17 December 2009
A Copenhagen glossary for beginners - Wall Street Journal [link]
Kyoto lives again:
"Negotiations have been deadlocked for a week as developing countries resisted efforts to replace or downgrade the 1997 protocol, which places legally binding commitments on rich – but not poor – nations... In a victory for the developing world, negotiators will now move forward on a two-track basis, one part of which maintains the integrity of Kyoto." - The Guardian [link]
The Guardian also reports that the US is pledging (string-attached) cash to help developing countries adapt...
"The US is prepared to work with other countries to jointly mobilise $100bn a year by 2020," [Hilary] Clinton told a press conference... But she said the funds would only flow if there was a deal – and that there would only be a deal if it met certain American conditions... America's demand that China and other rapidly emerging countries provide documentation of its efforts to cut emissions." [link]
Don't just focus on CO2 (not strictly COP15 related but hey):
An interesting Nature Geoscience paper I'm writing about for Science for Environment Policy points out that including methane and nitrous oxides in greenhouse gas balance changes the game, and has some interesting policy implications. "The comparison between the carbon and GHG balance of continental Europe shows that current land management reduces the terrestrial GHG sink, which could otherwise offset non-biological GHG emissions. The increasing trend towards more intensive agriculture and a vulnerable forest stock of timber leads to the conclusion that the balance is likely to tip... Introducing land management policies aimed at reducing the emission of greenhouse gases should thus be a priority. This should be possible because most of the N2O emissions are linked to excessive fertilizer applications in croplands." - Nature Geoscience
Good to see children's TV getting in on the action - CBBC's Newsround [link]
Interesting tweets from Australian political journo @KarenMMiddleton...
...who appears to be tweeting from the conference itself. Inc:
"China lays cards on the table in spectacular fashion @ #cop15 declaring it won't hv anti-greenhouse efforts monitored. Sarkozy goes berserk" [16:16 today]
"ln-joke of #cop15 so far. Tshirt slogan 'don't square bracket my future'." [17:20 ish yesterday]
16 December 2009
The president of the talks has quit:
"Denmark's energy minister Connie Hedegaard has quit as president of the climate change conference in Copenhagen. The United Nations confirmed Ms Hedegaard had resigned and announced the Danish prime minister Lars Rasmussen will take her place." - Channel 4 News [link]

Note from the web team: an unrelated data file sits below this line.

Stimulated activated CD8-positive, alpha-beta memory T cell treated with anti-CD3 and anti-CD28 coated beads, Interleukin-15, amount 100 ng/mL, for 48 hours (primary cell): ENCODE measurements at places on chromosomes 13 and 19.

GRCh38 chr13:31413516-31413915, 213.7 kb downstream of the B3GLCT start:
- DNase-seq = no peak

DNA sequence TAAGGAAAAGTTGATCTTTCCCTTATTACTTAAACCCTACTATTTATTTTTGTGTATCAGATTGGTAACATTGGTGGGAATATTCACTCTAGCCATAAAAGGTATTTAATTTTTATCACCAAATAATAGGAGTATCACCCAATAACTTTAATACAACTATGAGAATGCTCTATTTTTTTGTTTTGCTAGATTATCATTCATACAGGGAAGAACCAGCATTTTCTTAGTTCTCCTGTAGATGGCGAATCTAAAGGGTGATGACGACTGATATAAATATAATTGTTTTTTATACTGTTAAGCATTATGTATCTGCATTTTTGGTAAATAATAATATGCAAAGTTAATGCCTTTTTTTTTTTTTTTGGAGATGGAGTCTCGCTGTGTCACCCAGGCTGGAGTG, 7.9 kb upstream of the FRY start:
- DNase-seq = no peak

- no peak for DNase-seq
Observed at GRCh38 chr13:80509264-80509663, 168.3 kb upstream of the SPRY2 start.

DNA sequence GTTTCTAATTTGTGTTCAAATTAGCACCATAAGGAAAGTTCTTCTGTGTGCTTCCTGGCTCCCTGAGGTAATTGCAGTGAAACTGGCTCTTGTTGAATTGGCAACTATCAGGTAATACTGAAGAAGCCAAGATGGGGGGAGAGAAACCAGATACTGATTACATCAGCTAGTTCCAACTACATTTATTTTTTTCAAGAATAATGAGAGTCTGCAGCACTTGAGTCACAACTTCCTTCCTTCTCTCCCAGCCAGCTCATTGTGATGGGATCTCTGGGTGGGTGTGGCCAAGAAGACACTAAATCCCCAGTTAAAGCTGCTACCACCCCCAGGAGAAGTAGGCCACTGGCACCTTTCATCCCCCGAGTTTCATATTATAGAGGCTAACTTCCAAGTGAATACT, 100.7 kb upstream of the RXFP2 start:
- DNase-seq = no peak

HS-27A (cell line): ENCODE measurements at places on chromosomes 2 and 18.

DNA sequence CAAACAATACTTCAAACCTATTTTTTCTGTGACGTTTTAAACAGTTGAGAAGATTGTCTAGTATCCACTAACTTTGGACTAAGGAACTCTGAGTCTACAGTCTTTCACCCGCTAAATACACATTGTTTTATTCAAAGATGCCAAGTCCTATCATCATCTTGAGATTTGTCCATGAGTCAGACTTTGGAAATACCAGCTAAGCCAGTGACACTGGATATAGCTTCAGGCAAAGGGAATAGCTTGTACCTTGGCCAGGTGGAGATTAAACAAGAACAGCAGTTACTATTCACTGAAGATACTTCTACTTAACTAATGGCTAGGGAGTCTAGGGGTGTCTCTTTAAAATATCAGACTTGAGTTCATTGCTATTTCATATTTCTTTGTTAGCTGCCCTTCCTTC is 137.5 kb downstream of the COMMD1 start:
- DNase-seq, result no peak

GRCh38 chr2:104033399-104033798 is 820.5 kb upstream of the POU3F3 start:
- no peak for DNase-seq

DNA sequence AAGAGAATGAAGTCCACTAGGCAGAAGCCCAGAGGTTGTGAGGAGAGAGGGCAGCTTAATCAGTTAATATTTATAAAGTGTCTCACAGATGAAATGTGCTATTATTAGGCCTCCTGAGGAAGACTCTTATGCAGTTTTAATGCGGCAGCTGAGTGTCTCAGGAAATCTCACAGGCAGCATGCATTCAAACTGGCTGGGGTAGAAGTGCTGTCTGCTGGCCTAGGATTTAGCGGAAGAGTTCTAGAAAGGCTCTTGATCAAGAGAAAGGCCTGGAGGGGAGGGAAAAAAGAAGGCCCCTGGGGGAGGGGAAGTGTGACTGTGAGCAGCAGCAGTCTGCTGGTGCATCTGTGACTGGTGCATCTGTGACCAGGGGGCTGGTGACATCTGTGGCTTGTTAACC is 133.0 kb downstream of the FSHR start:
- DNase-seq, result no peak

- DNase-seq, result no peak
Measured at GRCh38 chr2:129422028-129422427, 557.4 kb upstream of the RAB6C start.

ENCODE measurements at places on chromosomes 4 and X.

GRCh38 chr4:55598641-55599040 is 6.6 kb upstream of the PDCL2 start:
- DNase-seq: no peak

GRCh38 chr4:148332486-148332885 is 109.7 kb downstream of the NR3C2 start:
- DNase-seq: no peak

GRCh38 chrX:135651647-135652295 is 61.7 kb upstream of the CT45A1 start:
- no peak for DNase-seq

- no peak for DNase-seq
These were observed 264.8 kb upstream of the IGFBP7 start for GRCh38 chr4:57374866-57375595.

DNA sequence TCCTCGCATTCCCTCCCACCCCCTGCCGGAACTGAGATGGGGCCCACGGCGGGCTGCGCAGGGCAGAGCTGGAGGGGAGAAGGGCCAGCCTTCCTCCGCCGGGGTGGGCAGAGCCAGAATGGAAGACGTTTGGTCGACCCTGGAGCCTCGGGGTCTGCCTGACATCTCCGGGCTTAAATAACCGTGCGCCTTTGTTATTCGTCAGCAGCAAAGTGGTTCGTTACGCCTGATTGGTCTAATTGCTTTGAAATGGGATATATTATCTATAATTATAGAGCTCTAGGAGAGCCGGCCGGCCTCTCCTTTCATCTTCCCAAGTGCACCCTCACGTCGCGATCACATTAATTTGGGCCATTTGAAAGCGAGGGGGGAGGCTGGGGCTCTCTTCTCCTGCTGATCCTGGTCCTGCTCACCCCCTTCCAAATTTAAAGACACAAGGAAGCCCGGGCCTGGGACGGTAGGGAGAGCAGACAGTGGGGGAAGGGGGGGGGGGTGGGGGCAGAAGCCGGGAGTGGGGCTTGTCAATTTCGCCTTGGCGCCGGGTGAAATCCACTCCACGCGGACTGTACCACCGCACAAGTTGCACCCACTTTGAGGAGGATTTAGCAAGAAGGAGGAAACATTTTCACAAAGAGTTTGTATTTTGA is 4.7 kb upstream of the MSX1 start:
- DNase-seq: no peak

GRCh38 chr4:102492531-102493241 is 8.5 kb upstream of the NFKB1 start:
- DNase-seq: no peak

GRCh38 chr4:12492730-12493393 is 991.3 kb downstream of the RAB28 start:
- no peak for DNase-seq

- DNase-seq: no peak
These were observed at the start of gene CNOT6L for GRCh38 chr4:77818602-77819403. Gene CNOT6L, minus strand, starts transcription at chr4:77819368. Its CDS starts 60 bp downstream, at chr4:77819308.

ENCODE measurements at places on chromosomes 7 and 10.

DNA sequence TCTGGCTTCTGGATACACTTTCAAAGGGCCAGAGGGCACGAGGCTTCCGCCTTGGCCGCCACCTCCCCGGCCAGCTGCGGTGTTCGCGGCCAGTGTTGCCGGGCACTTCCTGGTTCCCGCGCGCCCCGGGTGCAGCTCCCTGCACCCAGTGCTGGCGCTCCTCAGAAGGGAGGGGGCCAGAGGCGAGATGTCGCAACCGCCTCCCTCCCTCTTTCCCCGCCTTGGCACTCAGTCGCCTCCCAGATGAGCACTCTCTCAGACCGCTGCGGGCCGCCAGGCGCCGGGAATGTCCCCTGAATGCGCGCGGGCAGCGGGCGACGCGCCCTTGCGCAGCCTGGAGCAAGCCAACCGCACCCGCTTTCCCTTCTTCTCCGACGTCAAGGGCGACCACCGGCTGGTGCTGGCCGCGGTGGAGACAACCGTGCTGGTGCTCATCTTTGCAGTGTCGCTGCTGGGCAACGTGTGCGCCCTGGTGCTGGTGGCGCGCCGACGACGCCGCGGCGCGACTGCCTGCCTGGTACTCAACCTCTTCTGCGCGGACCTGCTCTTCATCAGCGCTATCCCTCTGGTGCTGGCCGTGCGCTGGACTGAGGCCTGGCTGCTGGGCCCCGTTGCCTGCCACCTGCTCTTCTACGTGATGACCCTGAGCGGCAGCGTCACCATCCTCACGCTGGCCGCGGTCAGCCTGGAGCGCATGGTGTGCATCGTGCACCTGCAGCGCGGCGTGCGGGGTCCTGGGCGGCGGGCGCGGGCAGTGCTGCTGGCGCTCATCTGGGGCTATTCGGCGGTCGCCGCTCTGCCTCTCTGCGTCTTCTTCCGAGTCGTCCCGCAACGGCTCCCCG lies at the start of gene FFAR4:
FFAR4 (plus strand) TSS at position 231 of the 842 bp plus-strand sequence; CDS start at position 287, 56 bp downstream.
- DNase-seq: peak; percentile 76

Some nice new climate change graphics from the BBC [link]
The Telegraph summarises the sticking points:
"While it was originally hoped that a signed, sealed and delivered legally-binding international treaty could be agreed by the end of the talks in Copenhagen – after two years of negotiations – that is no longer a possibility. Leaders are now working towards a ''political agreement'' with the legal treaty to come later..." - Telegraph [link]
"Stern carries a brief from Obama to start the clock in 2005. ...he will repeat his offer to cut US emissions by 17 per cent between 2005 and 2020. The Europeans say that's pathetic. It will only get US emissions back to around 1990 levels... whereas Europeans are promising 20 per cent cuts from 1990 to 2020... Stern has a different perspective. Having cut its emissions by 7 per cent already, the European Union is only offering a 13 per cent cut relative to 2005 - four points less than Uncle Sam." - New Scientist [link]
Even Arnie's getting involved now...
"I love giving speeches here, because I'm not the only one that has an accent." - You Tube [link]
And Prince Charles...
"...it would be wiser for Prince Charles to keep out of this debate." - The Spectator [link]
14 December 2009
But just a few quick updates for today:
Talks in chaos, according to Huff Post earlier today:
"African countries have refused to continue negotiations unless talks on a second commitment period to the Kyoto Protocol are prioritized ahead of broader discussions... Australia, Japan and others have succeeded in stopping Kyoto Protocol discussions as a result. Of the two tracks of negotiations underway in Copenhagen the Kyoto Protocol is the only one which includes a mechanism for legally binding emissions reductions by rich countries." - Huffington Post [link]
Now an ambitious deal seems unlikely
"The UN and the chair of the conference, Denmark, tried hurriedly to repair the rifts as ministers began to arrive in Copenhagen for the high level political section of the talks. But after the talks were suspended for two hours, observers said that it looked increasingly unlikely that an ambitious deal would now be negotiated by Friday. - Guardian [link]
Perhaps Blair spoke to soon (from Sunday)
"Speaking in Copenhagen ahead of crucial talks between leaders this week: "There can be a deal at Copenhagen. There should be a deal. It will not be all that everyone wants. But it was never going to be. We should not make the best the enemy of the good.'" - HMGovernment website [link]